It came to my attention late this week that I would be writing the final Editor's Desk column of the year.

Come next Sunday we'll be kicking off 2017. I'll be on a plane headed toward Las Vegas to get a jump start on CES (which doesn't officially start until January 4) and another year of covering Android, Google and everything even tangentially related. Alex had a nice Editor's Desk column looking at the trends going forward in 2017, but today I'm still thinking retrospectively about the year that was.

Daniel, Jerry and I had a nice little end-of-year podcast this week in which we looked back at the biggest storylines of 2016, and obviously had plenty to talk about. The Galaxy Note 7 saga, Pokémon Go being a massive hit, the impending death of smartwatches, Google becoming a hardware company and many other storylines.

The Note 7 is no longer headline news, but people haven't forgotten what happened.

I'm honestly still trying to wrap my head around the whole Note 7 situation, and though it's nearly put to bed at this point we know it'll all come back to the front of our minds when we start to near the Galaxy S8 launch. Samsung finally weathered the storm and is just about done getting every Note 7 back to Korea, but the questions about how it's handling safety will (rightfully) be brought back up the next time Samsung tries to sell a flagship phone. And the "Note" brand has to be well and truly dead, right? I don't see how it isn't.

I have no doubt that Samsung will be able to "turn things around" so to speak — if not by Galaxy S7 standards then at least by general industry standards — and make the Galaxy S8 a hit.

This was easily the most exciting year in Google products.

As Samsung tries to work out that situation, Google is having a hardware renaissance of sorts. The most important part of this new hardware initiative — which of course kicked off with the "Made by Google" marketing — is that it's a centralized effort that reaches into all other parts of Google's business. This is no longer the Chromecast team or the Nexus team or the OnHub team ... it's "Google Hardware" and that spans across software platforms, strategies and business segments. It's a massive undertaking, but this is how you have cohesive hardware that works together and makes sense to the end consumer.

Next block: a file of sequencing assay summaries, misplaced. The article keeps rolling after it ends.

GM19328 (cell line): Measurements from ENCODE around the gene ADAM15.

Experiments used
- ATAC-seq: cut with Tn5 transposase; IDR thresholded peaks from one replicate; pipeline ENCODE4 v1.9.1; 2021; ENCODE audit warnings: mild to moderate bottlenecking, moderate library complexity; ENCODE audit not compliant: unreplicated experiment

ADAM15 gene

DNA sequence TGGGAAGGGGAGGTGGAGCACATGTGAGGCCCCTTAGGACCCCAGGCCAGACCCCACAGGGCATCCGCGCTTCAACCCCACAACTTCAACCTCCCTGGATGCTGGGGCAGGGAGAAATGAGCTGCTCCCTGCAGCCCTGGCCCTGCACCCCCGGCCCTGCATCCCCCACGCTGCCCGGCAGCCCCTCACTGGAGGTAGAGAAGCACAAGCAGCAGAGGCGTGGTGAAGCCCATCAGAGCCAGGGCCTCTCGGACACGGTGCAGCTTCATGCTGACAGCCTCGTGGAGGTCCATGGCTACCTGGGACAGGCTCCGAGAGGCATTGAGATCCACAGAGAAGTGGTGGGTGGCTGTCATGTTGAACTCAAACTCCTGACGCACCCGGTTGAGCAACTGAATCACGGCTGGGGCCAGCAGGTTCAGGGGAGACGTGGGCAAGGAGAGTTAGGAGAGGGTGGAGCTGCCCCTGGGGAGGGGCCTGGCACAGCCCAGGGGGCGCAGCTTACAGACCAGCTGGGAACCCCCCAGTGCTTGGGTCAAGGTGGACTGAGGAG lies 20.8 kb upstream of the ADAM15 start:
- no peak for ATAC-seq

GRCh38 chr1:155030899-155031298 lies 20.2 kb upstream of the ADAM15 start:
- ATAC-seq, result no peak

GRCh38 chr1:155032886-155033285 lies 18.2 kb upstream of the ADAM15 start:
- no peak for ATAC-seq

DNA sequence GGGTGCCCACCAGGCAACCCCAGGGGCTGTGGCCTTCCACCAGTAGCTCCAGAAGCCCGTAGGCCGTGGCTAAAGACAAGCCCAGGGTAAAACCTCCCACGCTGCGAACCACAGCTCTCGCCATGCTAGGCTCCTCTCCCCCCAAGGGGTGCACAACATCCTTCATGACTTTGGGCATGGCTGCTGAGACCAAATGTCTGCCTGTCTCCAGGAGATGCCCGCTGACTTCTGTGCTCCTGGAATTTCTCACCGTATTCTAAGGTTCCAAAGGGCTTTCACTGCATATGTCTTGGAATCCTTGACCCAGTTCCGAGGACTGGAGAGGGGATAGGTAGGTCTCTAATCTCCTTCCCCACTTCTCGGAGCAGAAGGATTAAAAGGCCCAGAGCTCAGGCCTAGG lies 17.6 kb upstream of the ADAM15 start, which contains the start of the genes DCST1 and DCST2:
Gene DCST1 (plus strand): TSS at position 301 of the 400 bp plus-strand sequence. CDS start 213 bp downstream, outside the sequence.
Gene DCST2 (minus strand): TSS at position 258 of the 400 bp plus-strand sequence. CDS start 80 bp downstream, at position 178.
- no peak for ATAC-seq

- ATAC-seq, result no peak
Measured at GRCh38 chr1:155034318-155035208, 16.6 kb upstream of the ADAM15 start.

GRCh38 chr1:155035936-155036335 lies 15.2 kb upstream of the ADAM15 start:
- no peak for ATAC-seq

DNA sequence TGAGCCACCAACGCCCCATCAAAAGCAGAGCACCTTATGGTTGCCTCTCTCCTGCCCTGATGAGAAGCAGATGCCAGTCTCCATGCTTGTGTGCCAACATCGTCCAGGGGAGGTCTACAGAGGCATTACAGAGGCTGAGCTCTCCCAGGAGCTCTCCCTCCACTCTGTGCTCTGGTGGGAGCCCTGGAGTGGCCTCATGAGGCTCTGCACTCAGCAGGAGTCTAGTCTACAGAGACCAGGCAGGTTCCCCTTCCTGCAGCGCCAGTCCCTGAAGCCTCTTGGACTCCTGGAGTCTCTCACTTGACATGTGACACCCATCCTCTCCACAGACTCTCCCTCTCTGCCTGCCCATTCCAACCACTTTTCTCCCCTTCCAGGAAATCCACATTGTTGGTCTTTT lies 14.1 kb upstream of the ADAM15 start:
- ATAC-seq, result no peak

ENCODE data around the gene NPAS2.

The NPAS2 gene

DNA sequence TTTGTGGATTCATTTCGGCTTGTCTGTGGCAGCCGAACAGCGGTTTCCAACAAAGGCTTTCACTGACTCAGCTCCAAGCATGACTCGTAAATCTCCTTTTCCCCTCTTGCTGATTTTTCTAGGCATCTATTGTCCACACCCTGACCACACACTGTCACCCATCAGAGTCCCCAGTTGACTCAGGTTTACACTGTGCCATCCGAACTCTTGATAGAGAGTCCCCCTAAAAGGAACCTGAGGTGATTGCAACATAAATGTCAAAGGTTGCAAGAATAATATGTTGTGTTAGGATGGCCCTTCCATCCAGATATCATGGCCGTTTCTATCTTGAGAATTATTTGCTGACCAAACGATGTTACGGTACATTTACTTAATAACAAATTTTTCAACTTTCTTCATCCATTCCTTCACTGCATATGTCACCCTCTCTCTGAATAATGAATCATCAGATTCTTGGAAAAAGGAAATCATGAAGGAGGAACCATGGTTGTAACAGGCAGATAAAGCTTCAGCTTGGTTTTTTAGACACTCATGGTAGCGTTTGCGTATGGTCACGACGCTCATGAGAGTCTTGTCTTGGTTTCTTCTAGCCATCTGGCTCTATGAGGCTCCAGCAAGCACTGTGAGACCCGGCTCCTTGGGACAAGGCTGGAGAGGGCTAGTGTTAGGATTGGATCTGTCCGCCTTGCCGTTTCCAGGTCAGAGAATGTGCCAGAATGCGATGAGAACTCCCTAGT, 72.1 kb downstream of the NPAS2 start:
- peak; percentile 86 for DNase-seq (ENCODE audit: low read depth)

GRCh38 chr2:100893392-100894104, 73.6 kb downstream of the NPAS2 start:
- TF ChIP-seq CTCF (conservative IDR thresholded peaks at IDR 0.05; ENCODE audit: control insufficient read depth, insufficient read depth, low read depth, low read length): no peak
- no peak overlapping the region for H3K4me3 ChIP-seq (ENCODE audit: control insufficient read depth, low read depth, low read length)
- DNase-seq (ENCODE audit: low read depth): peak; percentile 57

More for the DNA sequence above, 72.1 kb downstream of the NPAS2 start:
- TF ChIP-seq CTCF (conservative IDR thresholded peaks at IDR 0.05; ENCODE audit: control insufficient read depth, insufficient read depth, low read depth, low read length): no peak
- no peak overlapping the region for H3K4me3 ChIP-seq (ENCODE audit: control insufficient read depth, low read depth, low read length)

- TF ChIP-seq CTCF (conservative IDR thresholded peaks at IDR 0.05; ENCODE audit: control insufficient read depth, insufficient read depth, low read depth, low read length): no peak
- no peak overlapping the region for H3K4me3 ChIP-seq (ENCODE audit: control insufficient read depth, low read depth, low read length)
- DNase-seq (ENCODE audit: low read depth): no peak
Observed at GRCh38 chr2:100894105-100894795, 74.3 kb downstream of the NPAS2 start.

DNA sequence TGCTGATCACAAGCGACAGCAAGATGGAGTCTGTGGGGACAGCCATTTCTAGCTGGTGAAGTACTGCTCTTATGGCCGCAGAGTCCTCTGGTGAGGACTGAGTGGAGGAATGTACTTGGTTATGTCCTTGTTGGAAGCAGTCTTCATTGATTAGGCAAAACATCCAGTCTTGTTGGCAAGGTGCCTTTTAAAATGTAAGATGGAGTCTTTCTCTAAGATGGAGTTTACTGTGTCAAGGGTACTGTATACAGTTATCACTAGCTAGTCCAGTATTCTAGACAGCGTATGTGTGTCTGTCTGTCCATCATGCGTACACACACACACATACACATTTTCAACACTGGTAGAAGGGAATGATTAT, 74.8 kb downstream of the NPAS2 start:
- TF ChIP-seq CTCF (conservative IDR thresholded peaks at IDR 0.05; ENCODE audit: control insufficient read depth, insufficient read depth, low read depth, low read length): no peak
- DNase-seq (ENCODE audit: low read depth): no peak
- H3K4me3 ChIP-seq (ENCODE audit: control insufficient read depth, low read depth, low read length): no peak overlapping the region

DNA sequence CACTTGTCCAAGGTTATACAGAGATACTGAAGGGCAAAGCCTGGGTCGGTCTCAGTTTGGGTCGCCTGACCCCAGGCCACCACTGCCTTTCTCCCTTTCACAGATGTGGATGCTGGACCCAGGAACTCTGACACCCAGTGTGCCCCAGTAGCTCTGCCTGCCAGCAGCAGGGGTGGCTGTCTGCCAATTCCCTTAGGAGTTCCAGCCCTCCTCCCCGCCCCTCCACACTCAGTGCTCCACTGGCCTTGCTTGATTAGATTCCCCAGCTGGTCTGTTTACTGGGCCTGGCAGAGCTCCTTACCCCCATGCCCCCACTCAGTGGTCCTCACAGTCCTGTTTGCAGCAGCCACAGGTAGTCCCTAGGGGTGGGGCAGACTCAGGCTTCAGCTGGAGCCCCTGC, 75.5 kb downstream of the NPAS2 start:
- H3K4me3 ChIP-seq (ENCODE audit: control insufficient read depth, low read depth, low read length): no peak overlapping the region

This is easily the most exciting time in the short history of Google products, ranging from software to services and now its own hardware. Just think what the landscape will look like this time next year when the group has had even more time to tie things together.

A few more thoughts to close out the year:

  • I'm still wearing my Gear S3 Frontier, but I have to say my actual usage of it is decreasing. I'm still checking notifications as they come in, and rejecting unwanted calls, but that's about it. At least the watch faces are nice.
  • My Pixel XL Places Live Case has started to settle down just a little. The button works sometimes, and doesn't activate accidentally anymore. Still mostly a crapshoot, though.
  • And yes that means I'm using the Pixel XL still. For as much as I love the Pixel's smaller size, the XL's extra battery is a huge deal.
  • I now have a new MacBook Pro with Touch Bar (terrible name), and am therefore completely living the #donglelife.
  • So far dealing with these adapters is entirely worth it for the plain fact that USB-C is amazing. Using one charger and cable for multiple devices is great for travel.
  • You may have seen that I've tried out some of my new dongles on the PIxel C — and hey, they work well!

Happy holidays to everyone, and hope this long weekend is an opportunity for you to relax and spend some time with friends and family. See everyone next year.

-Andrew